Click here to see the full article in this morning's Durham Herald. Click here to see a good bio of Mr. Teer from …
While I'm not sure whether to be inspired or alarmed about the implications, I feel lucky to know a Google Glass Explorer in person. DA 11th Grader Mark Cohen is one of the planet's few product testers for Google's bold optical head-mounted display project.
Mark and I recently chatted about Glass and its utility on and off campus. He loves the product - finding new uses for it every day. Click here to see a short video demonstration (with Mark showing on his iPhone what he sees in his right eye).
Click here to read more about Google Glass from the company's perspective.
Or here for thirty five arguments against Google Glass.
Or find Mark on campus. He's always ready for a good debate - and now well-stocked with supportive evidence.
Upper School Physics Teacher Lou Parry copied me on this message yesterday - yet more evidence of our faculty pulling students toward "happy, moral, productive lives." Click "read more" below to see a close-up picture of Mr. Parry in Fiji.
To my Students and Advisees,
53 years ago this month, in 1961, President Kennedy signed the Peace Corps into existence. He had no idea he was going to change my life forever that day. But he did.
It was an honor and a privilege to have had the opportunity to be a Peace Corps volunteer. Attached is a picture of Tovata Dorm from Queen Victoria School. I was the dorm supervisor with two other teachers. Tovata was one of four dormitories at QVS. Queen Victoria School is located in a very rural area of the main island of Viti Levu in Fiji (no electricity, hot…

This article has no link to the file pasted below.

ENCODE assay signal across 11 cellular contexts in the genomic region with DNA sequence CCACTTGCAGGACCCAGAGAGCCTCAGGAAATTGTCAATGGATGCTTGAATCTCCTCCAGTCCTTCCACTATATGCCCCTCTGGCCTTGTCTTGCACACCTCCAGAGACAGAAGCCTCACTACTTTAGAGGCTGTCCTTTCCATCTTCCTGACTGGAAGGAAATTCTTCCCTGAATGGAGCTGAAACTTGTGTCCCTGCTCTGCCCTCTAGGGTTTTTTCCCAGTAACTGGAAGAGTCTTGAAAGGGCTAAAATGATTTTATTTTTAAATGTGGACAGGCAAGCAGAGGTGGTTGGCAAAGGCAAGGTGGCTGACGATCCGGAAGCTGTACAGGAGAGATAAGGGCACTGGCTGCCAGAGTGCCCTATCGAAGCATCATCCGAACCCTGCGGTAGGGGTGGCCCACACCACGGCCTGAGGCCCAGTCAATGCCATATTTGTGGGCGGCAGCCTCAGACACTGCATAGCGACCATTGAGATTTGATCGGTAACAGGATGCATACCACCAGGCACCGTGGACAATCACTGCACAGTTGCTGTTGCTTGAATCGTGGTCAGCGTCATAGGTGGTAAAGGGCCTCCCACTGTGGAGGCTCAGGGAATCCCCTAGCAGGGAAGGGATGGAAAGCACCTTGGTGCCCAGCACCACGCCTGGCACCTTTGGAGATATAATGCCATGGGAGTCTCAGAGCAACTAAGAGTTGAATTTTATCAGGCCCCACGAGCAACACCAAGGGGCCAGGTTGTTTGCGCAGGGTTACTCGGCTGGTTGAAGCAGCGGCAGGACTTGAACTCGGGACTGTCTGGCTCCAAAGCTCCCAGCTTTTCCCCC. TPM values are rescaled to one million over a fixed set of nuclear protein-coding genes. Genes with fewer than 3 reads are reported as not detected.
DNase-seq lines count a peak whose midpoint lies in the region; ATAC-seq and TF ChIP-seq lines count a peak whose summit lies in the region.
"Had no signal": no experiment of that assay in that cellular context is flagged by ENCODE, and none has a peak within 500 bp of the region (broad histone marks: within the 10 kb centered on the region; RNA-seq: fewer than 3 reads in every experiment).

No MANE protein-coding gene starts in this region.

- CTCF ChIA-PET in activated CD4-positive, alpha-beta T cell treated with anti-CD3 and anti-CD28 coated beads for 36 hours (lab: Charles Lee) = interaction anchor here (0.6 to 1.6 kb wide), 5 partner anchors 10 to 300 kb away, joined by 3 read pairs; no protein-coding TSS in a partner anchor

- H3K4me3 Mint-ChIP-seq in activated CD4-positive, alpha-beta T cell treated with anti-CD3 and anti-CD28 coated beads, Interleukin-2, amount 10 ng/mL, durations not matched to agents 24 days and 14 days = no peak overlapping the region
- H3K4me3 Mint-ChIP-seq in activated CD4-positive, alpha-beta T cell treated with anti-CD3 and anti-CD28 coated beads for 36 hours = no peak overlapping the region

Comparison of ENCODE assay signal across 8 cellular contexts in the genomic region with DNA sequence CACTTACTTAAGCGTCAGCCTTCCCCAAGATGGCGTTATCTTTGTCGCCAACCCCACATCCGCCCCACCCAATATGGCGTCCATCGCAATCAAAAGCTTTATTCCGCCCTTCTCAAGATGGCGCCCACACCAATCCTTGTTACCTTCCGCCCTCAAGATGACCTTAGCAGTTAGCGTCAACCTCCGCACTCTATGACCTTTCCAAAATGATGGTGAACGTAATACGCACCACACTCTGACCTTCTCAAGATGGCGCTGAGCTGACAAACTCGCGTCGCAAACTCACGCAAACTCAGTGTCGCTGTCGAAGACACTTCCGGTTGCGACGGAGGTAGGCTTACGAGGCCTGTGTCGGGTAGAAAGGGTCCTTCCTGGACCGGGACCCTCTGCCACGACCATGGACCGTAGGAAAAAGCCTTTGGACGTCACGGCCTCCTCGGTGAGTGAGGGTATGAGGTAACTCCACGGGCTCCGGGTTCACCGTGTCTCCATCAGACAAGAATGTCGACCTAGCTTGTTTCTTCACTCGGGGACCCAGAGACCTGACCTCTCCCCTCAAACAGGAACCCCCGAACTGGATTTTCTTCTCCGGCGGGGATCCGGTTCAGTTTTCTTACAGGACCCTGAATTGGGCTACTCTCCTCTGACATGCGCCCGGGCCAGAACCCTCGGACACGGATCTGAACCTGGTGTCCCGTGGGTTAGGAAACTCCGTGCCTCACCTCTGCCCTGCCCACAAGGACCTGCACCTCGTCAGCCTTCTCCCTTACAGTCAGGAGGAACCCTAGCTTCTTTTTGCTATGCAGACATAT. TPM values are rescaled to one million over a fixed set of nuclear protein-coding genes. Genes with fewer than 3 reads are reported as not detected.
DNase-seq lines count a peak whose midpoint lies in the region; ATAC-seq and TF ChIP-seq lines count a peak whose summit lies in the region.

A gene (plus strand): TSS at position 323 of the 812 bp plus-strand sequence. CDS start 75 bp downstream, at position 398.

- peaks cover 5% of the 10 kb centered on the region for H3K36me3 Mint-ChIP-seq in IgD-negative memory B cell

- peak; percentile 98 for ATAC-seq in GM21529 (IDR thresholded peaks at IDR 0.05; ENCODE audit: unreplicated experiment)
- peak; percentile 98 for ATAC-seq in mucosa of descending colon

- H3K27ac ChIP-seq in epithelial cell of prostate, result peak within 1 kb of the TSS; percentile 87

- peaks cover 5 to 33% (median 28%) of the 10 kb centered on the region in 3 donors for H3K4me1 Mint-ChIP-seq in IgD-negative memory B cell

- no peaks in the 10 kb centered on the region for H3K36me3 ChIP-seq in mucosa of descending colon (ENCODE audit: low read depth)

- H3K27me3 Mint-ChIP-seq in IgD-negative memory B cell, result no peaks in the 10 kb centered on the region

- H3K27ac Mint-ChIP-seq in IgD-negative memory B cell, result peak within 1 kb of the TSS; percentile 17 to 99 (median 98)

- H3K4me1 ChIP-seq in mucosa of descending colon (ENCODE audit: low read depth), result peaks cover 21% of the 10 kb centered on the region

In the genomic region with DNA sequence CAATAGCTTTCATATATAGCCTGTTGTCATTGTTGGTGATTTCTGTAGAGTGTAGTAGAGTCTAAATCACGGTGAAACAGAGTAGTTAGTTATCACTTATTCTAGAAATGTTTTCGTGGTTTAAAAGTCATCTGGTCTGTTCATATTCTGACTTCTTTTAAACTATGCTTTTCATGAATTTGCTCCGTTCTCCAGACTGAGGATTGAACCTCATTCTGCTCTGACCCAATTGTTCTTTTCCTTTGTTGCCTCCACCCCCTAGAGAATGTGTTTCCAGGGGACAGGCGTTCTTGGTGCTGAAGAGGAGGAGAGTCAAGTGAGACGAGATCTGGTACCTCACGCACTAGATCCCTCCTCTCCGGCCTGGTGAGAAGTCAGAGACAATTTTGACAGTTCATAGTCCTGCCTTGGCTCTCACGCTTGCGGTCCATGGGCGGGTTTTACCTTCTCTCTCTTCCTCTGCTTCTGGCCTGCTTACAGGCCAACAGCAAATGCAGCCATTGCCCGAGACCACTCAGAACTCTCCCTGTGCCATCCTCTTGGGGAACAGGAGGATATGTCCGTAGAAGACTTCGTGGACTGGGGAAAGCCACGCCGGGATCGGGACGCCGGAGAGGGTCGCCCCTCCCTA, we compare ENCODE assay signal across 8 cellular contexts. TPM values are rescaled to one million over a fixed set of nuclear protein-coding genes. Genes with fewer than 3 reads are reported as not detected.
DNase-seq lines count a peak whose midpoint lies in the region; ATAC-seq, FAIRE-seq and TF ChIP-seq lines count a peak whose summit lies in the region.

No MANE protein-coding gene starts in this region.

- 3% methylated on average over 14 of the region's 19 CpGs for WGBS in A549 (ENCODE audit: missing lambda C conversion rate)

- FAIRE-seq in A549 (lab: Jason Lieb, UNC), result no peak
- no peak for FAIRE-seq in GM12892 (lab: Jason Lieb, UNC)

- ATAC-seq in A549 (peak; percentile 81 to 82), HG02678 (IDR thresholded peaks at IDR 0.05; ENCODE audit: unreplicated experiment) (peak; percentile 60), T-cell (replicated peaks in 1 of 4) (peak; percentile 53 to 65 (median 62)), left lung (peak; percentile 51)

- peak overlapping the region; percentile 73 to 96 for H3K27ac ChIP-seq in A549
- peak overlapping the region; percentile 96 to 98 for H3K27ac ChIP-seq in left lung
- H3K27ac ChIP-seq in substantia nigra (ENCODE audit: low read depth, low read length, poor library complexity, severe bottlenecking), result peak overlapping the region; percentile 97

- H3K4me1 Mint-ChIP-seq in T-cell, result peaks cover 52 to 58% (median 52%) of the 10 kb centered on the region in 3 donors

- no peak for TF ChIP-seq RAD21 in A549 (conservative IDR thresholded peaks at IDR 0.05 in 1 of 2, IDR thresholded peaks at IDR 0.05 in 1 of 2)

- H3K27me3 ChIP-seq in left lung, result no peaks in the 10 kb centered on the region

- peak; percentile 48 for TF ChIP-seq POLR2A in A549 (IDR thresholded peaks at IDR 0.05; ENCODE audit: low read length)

This picture came from Howard Lineberger, who teaches AP Environmental Science, Chemistry, Robotics, Geosciences and Engineering in the Upper School.
Among the students pictured are Cavaliers Samantha Baker, Abby Breitfeld and Vibha Puri. In the center: Dr. David Scott, Commander of the Apollo 15 mission. They met this week at the 45th Lunar and Planetary Science Conference in Texas, where the DA students have been building on their work with the MONS program.
Mars Outreach to North Carolina (MONS) is an initiative funded originally through the Student Science Enrichment Program (SSEP) and the Burroughs Wellcome Fund (BWF). MONS is a collaboration between Durham Academy (DA), Durham Public Schools (DPS), and the University of Tennessee at Knoxville (UT-K). The project is led by …